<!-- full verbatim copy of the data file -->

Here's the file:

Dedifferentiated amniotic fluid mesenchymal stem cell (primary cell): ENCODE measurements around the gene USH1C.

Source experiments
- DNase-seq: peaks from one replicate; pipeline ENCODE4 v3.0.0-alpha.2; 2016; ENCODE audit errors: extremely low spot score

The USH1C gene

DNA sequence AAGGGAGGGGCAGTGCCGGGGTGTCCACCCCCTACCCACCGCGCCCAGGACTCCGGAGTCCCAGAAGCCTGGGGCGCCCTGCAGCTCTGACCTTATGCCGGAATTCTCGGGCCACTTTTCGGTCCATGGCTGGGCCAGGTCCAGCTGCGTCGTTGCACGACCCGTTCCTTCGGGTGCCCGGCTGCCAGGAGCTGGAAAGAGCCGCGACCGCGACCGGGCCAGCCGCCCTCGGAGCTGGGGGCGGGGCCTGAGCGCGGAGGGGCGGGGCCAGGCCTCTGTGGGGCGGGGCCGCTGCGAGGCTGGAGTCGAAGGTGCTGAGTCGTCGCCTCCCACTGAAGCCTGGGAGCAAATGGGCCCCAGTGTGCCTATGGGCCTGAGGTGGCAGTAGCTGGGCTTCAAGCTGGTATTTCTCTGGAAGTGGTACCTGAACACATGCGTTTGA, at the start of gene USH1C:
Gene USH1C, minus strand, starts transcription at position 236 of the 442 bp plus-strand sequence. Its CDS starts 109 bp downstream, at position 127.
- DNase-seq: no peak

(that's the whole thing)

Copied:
Dedifferentiated amniotic fluid mesenchymal stem cell (primary cell): ENCODE measurements around the gene USH1C.

Source experiments
- DNase-seq: peaks from one replicate; pipeline ENCODE4 v3.0.0-alpha.2; 2016; ENCODE audit errors: extremely low spot score

The USH1C gene

DNA sequence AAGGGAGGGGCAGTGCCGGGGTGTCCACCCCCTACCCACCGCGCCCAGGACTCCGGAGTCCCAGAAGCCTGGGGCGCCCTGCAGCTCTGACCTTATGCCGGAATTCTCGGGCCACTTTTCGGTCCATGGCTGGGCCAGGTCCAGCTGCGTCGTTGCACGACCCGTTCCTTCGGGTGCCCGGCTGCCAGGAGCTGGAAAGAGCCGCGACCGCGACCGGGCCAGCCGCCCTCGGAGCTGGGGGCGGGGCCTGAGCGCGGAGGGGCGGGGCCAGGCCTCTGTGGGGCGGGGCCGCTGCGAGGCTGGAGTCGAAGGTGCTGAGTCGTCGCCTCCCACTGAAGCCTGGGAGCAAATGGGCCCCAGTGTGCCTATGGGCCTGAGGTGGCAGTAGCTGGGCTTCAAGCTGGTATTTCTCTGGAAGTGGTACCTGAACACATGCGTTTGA, at the start of gene USH1C:
Gene USH1C, minus strand, starts transcription at position 236 of the 442 bp plus-strand sequence. Its CDS starts 109 bp downstream, at position 127.
- DNase-seq: no peak